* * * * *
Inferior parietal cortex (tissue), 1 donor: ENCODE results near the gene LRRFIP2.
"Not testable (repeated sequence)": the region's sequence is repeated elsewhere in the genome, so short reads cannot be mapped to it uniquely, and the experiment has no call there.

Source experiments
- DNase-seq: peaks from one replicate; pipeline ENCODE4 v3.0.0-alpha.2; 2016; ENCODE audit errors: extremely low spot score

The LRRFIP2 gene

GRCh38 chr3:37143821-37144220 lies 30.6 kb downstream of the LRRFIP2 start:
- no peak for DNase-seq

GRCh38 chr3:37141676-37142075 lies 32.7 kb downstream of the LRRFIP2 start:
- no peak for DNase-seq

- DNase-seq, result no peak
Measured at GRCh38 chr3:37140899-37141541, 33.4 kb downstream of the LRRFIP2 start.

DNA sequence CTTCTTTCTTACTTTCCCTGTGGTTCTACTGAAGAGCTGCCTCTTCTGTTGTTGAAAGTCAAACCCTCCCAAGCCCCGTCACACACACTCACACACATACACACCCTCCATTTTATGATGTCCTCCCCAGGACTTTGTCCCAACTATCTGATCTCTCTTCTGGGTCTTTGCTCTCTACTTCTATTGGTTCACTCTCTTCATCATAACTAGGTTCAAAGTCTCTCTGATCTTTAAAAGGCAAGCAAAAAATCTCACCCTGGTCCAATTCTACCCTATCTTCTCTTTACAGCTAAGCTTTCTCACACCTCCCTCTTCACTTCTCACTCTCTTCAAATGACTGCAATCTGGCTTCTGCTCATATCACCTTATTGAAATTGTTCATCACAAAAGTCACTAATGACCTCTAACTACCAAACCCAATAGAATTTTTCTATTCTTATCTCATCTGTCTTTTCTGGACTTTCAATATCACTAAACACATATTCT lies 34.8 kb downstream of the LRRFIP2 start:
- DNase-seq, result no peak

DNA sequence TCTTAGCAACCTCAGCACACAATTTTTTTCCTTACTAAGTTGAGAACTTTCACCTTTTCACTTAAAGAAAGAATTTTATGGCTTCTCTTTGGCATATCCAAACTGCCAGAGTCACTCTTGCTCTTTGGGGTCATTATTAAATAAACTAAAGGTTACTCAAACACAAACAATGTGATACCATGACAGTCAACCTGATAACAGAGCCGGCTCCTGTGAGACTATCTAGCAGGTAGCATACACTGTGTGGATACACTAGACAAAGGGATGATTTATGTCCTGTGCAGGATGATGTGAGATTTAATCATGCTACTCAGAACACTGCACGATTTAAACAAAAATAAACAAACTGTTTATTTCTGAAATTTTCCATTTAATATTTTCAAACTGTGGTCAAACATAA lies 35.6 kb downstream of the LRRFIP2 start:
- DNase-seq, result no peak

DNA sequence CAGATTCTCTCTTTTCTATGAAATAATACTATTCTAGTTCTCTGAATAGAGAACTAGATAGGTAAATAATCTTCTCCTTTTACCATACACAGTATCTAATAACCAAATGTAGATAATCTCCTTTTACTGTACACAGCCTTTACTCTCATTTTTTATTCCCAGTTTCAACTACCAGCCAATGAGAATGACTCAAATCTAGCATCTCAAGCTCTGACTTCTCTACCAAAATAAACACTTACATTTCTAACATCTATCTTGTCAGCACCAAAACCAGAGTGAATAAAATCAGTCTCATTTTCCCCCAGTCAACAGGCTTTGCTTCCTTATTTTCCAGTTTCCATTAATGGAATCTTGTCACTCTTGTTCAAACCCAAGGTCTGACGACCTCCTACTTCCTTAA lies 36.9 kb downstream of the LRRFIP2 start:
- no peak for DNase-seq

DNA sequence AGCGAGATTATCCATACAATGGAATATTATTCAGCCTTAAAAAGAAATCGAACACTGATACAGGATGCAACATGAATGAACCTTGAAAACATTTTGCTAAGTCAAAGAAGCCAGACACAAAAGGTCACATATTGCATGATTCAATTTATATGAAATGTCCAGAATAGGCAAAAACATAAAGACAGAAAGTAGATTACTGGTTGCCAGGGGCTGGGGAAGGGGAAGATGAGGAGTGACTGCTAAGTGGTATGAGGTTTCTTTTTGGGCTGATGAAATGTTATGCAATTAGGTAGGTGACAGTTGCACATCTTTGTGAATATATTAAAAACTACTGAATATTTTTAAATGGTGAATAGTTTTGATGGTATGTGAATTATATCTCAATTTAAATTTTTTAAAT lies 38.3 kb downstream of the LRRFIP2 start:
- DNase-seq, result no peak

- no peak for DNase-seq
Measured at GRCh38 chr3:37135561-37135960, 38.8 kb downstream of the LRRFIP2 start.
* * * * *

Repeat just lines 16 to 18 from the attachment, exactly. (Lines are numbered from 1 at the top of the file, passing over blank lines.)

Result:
DNA sequence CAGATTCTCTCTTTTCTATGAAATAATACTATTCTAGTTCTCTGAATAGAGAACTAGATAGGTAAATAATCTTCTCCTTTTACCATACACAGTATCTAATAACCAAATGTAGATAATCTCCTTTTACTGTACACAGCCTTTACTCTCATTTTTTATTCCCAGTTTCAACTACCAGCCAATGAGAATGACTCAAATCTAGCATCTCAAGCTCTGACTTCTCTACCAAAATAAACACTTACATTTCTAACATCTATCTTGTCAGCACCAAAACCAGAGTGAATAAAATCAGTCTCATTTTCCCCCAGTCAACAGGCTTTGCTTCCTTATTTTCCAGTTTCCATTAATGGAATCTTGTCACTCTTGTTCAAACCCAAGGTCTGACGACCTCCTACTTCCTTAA lies 36.9 kb downstream of the LRRFIP2 start:
- no peak for DNase-seq

DNA sequence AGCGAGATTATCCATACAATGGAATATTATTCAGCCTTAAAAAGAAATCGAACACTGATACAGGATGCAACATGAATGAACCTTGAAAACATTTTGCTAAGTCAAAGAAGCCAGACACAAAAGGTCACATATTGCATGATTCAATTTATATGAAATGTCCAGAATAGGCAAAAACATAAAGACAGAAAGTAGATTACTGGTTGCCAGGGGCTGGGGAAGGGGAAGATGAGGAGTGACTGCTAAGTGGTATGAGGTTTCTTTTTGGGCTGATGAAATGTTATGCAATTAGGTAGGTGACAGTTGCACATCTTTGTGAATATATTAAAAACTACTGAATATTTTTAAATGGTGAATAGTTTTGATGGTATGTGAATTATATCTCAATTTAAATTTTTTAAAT lies 38.3 kb downstream of the LRRFIP2 start: